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Like a centipede, each foot laced inside steel-toes-work boots, so drags the remaining hours before the onset of a New Year. Everyone feels it, whether partying in glitzy bars, chanting in monasteries, setting off fireworks, or tossing atop rumpled sheets.

Before us looms the mystery of spent time with its missed opportunities and moral failures. Offsetting this sorry state, however, yawns future change with its disequilibrium or pain, either consciously embraced or forced upon us.

For those with faith, it’s about glimpsing the Unseen Hand shaping our psyches, moving us toward the actualization of our birthright. Admittedly, our sojourn in this life is brief as compared with multiple civilizations before us. History and literature and the arts are replete with stories of how others have done their lives, not without suffering.

Such deep thoughts, of necessity, plunge us within our sacred depths; therein, we learn to listen for direction, to seek counsel when perplexed, and to obey with the heart as we tread into the tomorrows of our lives.

We are not alone and never have been.

 

 

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Put together a man with humble spirit, who jettisoned decades of brilliant compositions and endured eight years of fitful starts until birthing his distinct voice, tintinnabuli (Latin for “little bells”)—and you will encounter the Estonian genius of Arov Part (1935).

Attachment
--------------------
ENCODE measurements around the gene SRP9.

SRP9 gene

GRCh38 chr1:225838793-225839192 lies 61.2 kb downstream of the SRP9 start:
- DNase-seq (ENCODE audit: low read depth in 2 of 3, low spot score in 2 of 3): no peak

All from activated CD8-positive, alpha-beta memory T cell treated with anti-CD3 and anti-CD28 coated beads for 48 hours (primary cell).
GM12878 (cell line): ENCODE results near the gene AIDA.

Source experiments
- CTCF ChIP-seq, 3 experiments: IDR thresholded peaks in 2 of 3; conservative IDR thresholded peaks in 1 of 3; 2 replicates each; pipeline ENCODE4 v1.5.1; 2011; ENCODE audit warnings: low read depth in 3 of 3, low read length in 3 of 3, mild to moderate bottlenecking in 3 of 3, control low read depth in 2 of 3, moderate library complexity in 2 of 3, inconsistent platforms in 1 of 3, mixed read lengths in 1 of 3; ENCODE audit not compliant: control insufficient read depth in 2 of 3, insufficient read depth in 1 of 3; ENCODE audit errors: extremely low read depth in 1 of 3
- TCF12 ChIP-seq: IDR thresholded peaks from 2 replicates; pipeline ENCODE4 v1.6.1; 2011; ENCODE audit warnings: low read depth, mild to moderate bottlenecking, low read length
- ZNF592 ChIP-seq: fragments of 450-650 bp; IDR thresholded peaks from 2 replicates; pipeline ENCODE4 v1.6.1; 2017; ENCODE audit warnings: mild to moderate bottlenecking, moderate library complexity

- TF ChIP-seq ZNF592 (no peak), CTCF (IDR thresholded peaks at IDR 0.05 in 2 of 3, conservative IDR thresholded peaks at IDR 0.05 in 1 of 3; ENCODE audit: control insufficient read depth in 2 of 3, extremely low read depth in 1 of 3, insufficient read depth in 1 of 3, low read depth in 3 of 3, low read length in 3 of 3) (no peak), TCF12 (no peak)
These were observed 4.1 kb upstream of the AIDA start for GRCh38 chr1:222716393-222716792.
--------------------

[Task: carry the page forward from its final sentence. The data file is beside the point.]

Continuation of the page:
A chance listening of his Miserere (1992) that was performed by the Radio Choir of Latvia and the Los Angeles Philharmonic poured balm upon my painful convalesence that was caused by last July’s accident. It also afforded me a lens through which to view the fractured world around us, tottering upon extinction.

This forty-six minute piece conjoins the Hebrew Psalm 51 with the Latin hymn, Dies irae, the Medieval Sequence found in the Roman Catholic Mass for the Dead. Part’s intimacy with the living Word of God shimmers within the silent pauses that punctuate this work and seep into the marrow of our bones. Such is manifested through the interplay of the five soloists and chorus and the accompanying horns, woodwinds, percussion, organ, and two electric guitars. The overall effect is a new texture of the phenomenon of mercy that wraps us within wordlessness. We are made whole.

Part’s Miserere can be experienced on YouTube.

 

Put together a man with humble spirit, who jettisoned decades of brilliant compositions and endured eight years of fitful starts until birthing his distinct voice, tintinnabuli (Latin for “little bells”)—and you will encounter the Estonian genius of Arov Part (1935).

A chance listening of his Miserere (1992) that was performed by the Radio Choir of Latvia and the Los Angeles Philharmonic poured balm upon my painful convalescence that was caused by last July’s accident. It also afforded me a lens through which to view the fractured world around us, tottering upon extinction.

This forty-six minute piece conjoins the Hebrew Psalm 51 with the Latin hymn, Dies irae, the Medieval Sequence found in the Roman Catholic Mass for the Dead. Part’s intimacy with the living Word of God shimmers within the silent pauses that punctuate this work and seep into the marrow of our bones. Such is manifested through the interplay of the five soloists and chorus and the accompanying horns, woodwinds, percussion, organ, and two electric guitars. The overall effect is a new texture of the phenomenon of mercy that wraps us within wordlessness. We are made whole.

Part’s Miserere can be experienced on YouTube.

 

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